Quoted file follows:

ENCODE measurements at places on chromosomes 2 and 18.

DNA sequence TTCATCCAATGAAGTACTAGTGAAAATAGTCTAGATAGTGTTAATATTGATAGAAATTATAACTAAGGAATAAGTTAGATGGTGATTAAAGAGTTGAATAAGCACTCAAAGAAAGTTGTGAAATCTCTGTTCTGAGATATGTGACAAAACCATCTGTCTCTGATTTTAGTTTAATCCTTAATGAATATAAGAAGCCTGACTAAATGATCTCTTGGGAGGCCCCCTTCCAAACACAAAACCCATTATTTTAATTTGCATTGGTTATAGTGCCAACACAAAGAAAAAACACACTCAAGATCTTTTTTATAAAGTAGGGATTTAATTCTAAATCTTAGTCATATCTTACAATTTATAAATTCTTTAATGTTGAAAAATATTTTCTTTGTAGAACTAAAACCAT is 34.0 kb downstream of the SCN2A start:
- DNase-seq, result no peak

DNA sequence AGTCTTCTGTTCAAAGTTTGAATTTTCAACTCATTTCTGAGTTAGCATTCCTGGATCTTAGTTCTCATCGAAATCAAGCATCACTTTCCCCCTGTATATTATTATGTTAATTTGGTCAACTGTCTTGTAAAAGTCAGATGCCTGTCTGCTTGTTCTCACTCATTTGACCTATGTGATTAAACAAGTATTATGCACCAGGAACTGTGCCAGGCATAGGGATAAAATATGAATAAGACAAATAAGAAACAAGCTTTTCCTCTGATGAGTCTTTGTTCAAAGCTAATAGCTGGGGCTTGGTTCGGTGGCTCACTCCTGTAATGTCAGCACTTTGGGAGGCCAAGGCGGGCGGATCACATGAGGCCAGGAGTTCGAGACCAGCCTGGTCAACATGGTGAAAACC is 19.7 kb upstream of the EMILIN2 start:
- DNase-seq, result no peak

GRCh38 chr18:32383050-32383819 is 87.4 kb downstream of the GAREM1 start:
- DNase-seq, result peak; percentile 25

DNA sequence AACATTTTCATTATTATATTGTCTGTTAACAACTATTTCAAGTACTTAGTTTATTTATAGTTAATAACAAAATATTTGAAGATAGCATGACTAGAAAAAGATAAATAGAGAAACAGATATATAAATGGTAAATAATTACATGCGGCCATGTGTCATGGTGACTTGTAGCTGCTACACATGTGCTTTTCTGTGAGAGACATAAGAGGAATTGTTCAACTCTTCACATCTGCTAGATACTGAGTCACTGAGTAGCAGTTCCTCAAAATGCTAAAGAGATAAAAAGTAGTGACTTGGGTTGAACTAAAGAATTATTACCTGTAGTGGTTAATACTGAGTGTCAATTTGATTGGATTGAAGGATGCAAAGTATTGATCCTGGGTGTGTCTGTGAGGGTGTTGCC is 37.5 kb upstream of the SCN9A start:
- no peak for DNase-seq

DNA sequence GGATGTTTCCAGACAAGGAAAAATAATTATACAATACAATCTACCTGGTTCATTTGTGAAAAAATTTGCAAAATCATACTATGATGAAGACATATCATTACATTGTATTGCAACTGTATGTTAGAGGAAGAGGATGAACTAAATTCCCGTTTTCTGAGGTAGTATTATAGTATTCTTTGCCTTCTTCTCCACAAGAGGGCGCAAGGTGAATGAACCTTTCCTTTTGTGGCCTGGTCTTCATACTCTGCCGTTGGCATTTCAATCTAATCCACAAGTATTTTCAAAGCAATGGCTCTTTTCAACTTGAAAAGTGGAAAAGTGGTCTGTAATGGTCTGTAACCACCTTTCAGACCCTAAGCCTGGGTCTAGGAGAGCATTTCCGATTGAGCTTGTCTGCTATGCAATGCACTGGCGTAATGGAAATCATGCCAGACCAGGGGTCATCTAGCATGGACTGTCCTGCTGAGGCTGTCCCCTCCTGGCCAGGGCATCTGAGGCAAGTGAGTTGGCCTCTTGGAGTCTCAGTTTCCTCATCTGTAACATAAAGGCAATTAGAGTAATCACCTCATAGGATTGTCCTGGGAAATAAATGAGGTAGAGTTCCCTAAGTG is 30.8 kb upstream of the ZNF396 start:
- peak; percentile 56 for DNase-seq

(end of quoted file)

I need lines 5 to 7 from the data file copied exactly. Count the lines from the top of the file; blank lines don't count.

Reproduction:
- DNase-seq, result no peak

GRCh38 chr18:32383050-32383819 is 87.4 kb downstream of the GAREM1 start:
- DNase-seq, result peak; percentile 25